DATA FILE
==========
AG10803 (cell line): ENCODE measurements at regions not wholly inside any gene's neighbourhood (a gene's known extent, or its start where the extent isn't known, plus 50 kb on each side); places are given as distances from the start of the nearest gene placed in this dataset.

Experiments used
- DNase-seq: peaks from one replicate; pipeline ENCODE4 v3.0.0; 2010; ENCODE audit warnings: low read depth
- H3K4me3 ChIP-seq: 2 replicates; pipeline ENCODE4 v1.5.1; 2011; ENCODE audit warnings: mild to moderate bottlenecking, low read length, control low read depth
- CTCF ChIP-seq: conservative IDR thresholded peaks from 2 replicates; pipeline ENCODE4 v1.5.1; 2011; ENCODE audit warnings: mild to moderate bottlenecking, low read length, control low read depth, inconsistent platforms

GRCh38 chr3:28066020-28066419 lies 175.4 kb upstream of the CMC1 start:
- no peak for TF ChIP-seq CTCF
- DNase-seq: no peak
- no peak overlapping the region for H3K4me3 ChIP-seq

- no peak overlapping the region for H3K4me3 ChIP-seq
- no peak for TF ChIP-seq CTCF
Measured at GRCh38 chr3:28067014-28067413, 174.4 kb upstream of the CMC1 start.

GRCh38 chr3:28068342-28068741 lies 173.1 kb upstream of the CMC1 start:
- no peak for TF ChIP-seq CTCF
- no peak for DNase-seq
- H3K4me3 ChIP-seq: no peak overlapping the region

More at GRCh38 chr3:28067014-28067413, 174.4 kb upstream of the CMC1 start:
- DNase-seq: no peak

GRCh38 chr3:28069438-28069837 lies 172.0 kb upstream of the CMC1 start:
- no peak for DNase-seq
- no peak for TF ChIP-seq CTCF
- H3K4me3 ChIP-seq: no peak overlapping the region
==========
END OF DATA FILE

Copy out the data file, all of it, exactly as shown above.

AG10803 (cell line): ENCODE measurements at regions not wholly inside any gene's neighbourhood (a gene's known extent, or its start where the extent isn't known, plus 50 kb on each side); places are given as distances from the start of the nearest gene placed in this dataset.

Experiments used
- DNase-seq: peaks from one replicate; pipeline ENCODE4 v3.0.0; 2010; ENCODE audit warnings: low read depth
- H3K4me3 ChIP-seq: 2 replicates; pipeline ENCODE4 v1.5.1; 2011; ENCODE audit warnings: mild to moderate bottlenecking, low read length, control low read depth
- CTCF ChIP-seq: conservative IDR thresholded peaks from 2 replicates; pipeline ENCODE4 v1.5.1; 2011; ENCODE audit warnings: mild to moderate bottlenecking, low read length, control low read depth, inconsistent platforms

GRCh38 chr3:28066020-28066419 lies 175.4 kb upstream of the CMC1 start:
- no peak for TF ChIP-seq CTCF
- DNase-seq: no peak
- no peak overlapping the region for H3K4me3 ChIP-seq

- no peak overlapping the region for H3K4me3 ChIP-seq
- no peak for TF ChIP-seq CTCF
Measured at GRCh38 chr3:28067014-28067413, 174.4 kb upstream of the CMC1 start.

GRCh38 chr3:28068342-28068741 lies 173.1 kb upstream of the CMC1 start:
- no peak for TF ChIP-seq CTCF
- no peak for DNase-seq
- H3K4me3 ChIP-seq: no peak overlapping the region

More at GRCh38 chr3:28067014-28067413, 174.4 kb upstream of the CMC1 start:
- DNase-seq: no peak

GRCh38 chr3:28069438-28069837 lies 172.0 kb upstream of the CMC1 start:
- no peak for DNase-seq
- no peak for TF ChIP-seq CTCF
- H3K4me3 ChIP-seq: no peak overlapping the region